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N-Myristoyltransferase as a fungicide target In Zymoseptoria tritici

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Title: N-Myristoyltransferase as a fungicide target In Zymoseptoria tritici
Authors: Fedoryshchak, Roman
Item Type: Thesis or dissertation
Abstract: The focus of this thesis is the lipidation by N-myristoyltransferase (NMT) in the plant pathogenic fungus Zymoseptoria tritici. The work presented here was performed at Imperial College London in the group led by Prof. Ed Tate in collaboration with Syngenta AG. Z. tritici NMT was characterized and IC50 values were determined for a number of small-molecule inhibitors. A number of NMT inhibitors from the Imperial College in-house collection were tested in an enzymatic assay against the enzyme. A few of the compounds that showed lowest IC50 values were chosen for use in an in vitro assay in Z. tritici cultures. A few inhibitors were found to possess EC50 values in the range of 20-50 μM. A separate experiment confirmed, through metabolic labelling of NMT substrates, that one of the inhibitors, IMP-1088, was able to reduce myristoylation activity in cultured Z. tritici. Metabolic labelling with alkyne-tag modified myristic acid was optimized via an in-gel fluorescence method. A complete workflow including the pull-down of the labelled myristoylated proteins and their proteomics analysis was performed. The first experimental evidence for myristoylation of twenty-four Z. tritici proteins in proteomics experiments was obtained using label-free and tandem mass tag (TMT) approaches. The TMT proteomics was used to demonstrate that myristoylation was decreased upon IMP-1088 treatment. The whole proteome analysis of Z. tritici cultures upon IMP-1088 treatment revealed significant changes in the expression of several proteins. We used a BLAST tool to find counterparts of Z. tritici proteins in Saccharomyces cerevisiae and GO terms were assigned based on S. cerevisiae terms. Several GO terms, such as decrease in cell metabolism and over-representation of GST protein URE2 analogues, were found among the most significantly upregulated terms. These terms provide the foundation for hypothesis for understanding the low translation of inhibition from NMT enzyme to Z. tritici cultures.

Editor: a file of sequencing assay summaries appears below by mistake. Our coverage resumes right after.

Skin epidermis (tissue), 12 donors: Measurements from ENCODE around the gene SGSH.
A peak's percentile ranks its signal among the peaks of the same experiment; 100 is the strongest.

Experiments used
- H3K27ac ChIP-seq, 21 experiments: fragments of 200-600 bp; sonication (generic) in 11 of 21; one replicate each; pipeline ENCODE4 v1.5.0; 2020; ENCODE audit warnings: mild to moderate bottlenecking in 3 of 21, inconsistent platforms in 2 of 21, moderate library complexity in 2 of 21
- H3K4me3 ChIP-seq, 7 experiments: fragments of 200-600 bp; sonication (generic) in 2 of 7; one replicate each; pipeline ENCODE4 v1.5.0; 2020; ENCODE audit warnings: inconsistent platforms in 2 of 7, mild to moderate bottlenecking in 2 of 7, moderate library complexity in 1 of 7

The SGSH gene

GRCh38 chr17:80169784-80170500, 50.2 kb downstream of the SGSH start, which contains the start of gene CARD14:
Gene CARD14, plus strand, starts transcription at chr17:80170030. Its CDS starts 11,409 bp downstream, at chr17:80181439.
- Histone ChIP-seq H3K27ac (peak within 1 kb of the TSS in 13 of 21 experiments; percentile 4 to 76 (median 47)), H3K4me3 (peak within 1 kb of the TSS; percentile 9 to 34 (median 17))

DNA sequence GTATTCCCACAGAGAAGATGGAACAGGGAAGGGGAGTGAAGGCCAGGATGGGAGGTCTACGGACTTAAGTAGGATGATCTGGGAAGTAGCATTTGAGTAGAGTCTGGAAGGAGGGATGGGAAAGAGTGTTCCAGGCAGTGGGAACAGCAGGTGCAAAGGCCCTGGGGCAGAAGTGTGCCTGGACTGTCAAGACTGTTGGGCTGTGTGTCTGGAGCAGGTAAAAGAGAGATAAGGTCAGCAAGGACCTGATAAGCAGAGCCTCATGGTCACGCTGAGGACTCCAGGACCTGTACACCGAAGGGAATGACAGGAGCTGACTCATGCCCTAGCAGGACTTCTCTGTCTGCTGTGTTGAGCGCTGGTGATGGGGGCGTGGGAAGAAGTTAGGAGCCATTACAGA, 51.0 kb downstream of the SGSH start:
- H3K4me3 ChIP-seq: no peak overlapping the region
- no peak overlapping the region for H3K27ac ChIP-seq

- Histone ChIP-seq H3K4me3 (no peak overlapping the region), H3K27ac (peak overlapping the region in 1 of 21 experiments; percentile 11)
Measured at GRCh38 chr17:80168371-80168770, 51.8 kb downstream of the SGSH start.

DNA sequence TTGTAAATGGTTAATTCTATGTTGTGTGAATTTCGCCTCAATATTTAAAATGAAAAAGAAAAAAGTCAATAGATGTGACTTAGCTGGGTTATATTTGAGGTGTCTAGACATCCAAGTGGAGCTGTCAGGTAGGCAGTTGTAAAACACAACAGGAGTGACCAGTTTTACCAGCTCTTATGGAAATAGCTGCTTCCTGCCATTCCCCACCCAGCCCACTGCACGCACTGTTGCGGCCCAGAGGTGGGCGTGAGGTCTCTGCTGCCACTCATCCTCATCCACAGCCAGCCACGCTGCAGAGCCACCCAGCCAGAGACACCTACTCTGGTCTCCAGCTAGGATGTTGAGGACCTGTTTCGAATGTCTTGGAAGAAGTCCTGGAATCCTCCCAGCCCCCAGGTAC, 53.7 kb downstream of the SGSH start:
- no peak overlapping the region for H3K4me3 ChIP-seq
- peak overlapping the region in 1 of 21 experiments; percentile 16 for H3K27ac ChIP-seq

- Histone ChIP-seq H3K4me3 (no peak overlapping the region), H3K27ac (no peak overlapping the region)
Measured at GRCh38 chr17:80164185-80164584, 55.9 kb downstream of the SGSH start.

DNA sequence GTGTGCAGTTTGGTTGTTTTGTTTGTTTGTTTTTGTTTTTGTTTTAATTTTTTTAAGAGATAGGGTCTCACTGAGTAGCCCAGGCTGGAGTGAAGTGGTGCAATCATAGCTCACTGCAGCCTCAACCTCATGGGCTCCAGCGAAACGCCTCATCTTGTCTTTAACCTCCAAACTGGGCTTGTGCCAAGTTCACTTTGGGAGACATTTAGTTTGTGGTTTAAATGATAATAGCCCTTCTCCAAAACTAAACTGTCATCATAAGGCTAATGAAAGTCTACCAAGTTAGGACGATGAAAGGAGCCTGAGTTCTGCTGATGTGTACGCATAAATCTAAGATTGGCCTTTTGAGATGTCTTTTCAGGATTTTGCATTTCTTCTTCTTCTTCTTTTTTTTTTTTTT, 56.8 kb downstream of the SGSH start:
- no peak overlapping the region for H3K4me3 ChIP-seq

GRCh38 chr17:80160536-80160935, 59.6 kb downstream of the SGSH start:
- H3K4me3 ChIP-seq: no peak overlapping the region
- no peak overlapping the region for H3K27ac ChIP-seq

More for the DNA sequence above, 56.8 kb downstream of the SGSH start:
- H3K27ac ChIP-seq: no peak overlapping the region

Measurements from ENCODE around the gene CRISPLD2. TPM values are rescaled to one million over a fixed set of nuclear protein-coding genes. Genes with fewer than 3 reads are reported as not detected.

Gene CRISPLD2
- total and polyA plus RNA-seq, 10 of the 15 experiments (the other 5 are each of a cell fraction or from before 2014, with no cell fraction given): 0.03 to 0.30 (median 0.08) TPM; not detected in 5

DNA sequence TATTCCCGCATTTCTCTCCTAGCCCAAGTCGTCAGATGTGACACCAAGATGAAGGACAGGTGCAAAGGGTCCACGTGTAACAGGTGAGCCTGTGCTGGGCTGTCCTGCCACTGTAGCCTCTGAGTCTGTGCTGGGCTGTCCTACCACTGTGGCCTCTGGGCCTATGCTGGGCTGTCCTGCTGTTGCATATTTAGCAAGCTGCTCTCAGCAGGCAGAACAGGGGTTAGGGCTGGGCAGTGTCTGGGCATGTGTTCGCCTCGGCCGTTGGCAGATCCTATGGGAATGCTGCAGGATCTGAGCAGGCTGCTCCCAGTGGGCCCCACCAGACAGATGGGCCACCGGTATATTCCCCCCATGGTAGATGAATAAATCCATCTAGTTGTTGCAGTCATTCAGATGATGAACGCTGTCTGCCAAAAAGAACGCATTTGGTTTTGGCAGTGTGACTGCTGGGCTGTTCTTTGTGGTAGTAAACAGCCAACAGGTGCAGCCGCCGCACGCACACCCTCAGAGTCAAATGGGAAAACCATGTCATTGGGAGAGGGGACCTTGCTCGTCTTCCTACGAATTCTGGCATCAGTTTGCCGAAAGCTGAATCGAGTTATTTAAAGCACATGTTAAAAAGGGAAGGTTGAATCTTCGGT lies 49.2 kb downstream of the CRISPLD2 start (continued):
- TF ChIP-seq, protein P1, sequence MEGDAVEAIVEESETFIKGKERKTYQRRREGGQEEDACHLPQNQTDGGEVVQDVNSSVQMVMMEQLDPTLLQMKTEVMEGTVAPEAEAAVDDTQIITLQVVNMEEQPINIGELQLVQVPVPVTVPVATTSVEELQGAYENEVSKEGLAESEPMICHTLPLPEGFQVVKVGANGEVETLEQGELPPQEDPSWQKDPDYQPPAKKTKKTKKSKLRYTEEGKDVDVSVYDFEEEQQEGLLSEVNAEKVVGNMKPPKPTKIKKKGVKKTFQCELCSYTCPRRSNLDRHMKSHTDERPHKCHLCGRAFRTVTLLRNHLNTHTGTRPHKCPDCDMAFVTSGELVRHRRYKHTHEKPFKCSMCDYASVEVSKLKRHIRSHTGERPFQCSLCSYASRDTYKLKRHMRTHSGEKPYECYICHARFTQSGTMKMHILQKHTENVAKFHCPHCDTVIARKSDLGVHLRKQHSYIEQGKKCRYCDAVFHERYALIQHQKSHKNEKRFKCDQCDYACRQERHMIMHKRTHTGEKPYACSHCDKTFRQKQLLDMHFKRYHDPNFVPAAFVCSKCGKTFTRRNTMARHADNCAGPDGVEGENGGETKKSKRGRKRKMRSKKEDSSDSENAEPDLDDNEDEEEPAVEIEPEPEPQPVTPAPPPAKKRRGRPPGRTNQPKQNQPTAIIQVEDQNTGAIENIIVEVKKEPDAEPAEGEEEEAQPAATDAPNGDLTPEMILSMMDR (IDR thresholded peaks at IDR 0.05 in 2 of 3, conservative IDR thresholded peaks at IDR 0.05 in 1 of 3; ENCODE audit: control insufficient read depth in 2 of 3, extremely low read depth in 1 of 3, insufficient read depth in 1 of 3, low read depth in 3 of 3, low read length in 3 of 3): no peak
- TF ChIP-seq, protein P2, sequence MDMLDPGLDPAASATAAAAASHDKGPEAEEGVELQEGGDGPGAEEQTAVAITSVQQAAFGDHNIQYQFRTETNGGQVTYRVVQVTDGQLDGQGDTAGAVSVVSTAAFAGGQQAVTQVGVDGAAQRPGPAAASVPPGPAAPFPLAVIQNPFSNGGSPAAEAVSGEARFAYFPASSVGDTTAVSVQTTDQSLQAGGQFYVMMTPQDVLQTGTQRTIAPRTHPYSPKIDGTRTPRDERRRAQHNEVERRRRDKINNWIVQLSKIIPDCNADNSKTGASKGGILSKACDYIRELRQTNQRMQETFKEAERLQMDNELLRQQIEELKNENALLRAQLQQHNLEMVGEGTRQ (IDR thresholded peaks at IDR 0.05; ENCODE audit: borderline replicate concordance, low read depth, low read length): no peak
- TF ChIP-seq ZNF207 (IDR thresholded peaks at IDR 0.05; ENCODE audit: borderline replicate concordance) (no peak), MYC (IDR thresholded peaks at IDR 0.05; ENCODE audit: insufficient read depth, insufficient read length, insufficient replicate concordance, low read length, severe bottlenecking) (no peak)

Content Version: Open Access
Issue Date: Jul-2018
Date Awarded: Dec-2018
URI: http://hdl.handle.net/10044/1/95247
DOI: https://doi.org/10.25560/95247
Copyright Statement: Creative Commons Attribution NonCommercial Licence
Supervisor: Tate, Edward
Sponsor/Funder: European Union
Funder's Grant Number: 607466
Department: Chemistry
Publisher: Imperial College London
Qualification Level: Doctoral
Qualification Name: Doctor of Philosophy (PhD)
Appears in Collections:Chemistry PhD theses



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